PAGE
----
Family Engagement Types

mark 01:56 PM Alt-text: Woman and young boy playing with colorful toys

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Families are as unique as each individual member. But anyone who has been teaching for a while knows that when it comes to family engagement, most parents fall into one of four groups. Some are engaged and supporting, some are overly engaged, some seem to never be engaged, and others try but find their engagement activities limited. In the post-pandemic era in which we find ourselves, learning to support family engagement at all levels is more important than ever.

The Supporting and Engaging Parent

Supporting and engaging parents are those that all educators want. They volunteer at school when they can. They sign all the papers sent home. They reinforce learning at home and offer support for behavior and guidance on school issues. Unfortunately, these are also the parents who can get burned out or stressed out. Because they are reliable supports for students, staff, and teachers, they are the ones who get called on for every need. Reinforce family engagement among these parents. Let them know that they are valued. Also, let them know that you respect their time and other demands enough to not call on them for every activity.

Father helping son with homework

The Overly Engaged Parent

While it is important to engage parents and families, it is also important to recognize when they may be too involved in their child’s education. If you find that a parent is overly involved, it is important to have an open and honest conversation with them. Explain to them that while their involvement is appreciated, it is also important for their child to learn independence and to take ownership of their own learning. Encourage the parent to let their child take the lead, and to provide support and guidance when needed. By setting clear boundaries and expectations with parents, you can ensure that the relationship between home and school is positive and productive.

The Unengaged Parent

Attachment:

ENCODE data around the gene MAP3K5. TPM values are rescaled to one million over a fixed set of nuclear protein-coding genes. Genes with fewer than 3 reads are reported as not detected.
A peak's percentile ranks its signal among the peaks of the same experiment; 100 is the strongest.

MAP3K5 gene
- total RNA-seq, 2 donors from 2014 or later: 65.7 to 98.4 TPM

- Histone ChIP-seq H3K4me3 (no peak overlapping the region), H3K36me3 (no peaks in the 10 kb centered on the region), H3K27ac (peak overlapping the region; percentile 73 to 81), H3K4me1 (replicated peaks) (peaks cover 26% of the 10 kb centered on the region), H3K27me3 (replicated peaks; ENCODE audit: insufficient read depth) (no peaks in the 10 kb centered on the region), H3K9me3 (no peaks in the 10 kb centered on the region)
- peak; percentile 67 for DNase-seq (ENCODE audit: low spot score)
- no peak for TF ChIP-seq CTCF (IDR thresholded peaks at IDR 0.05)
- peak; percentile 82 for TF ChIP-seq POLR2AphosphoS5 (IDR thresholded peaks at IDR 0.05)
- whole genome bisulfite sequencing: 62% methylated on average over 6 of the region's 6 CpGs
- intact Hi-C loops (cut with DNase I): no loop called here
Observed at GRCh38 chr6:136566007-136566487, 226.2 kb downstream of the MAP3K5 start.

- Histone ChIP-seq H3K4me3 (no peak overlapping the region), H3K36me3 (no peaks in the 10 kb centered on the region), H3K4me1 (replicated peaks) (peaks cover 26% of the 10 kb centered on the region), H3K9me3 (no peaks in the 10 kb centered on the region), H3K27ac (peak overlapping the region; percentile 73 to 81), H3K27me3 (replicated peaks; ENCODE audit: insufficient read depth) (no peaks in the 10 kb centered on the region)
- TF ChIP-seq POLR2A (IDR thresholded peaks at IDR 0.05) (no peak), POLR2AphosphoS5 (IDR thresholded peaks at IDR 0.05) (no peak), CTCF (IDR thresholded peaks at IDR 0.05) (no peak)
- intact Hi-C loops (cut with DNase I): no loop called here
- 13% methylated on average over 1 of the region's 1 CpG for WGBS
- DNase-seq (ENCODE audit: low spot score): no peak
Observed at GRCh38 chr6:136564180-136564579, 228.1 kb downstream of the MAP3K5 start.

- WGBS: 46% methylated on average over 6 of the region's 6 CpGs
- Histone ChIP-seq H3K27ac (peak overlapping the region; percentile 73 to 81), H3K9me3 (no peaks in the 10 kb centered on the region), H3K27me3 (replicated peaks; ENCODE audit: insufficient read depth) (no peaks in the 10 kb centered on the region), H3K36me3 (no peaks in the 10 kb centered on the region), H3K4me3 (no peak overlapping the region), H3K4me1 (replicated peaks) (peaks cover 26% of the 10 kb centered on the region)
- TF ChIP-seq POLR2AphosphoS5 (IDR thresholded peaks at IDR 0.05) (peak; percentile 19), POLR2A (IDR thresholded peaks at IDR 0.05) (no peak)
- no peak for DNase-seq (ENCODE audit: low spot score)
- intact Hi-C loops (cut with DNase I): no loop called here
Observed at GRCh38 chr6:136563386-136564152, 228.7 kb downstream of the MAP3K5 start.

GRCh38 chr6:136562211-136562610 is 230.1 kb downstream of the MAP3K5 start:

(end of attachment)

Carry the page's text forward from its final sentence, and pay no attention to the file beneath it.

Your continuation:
It’s easy to look at a parent who doesn’t seem to be engaged with their child’s learning and pass judgment. After all, we provide countless opportunities for families to be involved and engaged. If they’re not doing it, then it must be their fault. Yet judgments like this hamper engagement and may even be part of the reason why some parents aren’t engaged. The key is to individualize engagement for that parent. For example, a parent who experienced a lot of negativity as a student may be reluctant to get engaged as a parent. A parent who struggled to complete high school math may not have the skills to help their child with complex math homework. You don’t need to investigate each reason. Instead, talk with the parent about the importance of family engagement and work with them to find one or two ways that they can be engaged. Rather than judging, make them part of the solution.

The Wanna Be Parent

Finally, some parents want to be engaged at higher levels but have conflicts or issues that keep them from doing it. When you come across those parents, show them grace. Help them to see how the engagement that they are doing is helpful and is directly benefiting their child. Then let them know that they don’t have to do it all.

Family engagement is valuable with direct benefits to students, families, staff, teachers, and the school. Support families individually to help them become engaged in healthy and productive ways. The time and effort it takes will be worth it as students experience greater success and school staff feel more supported.

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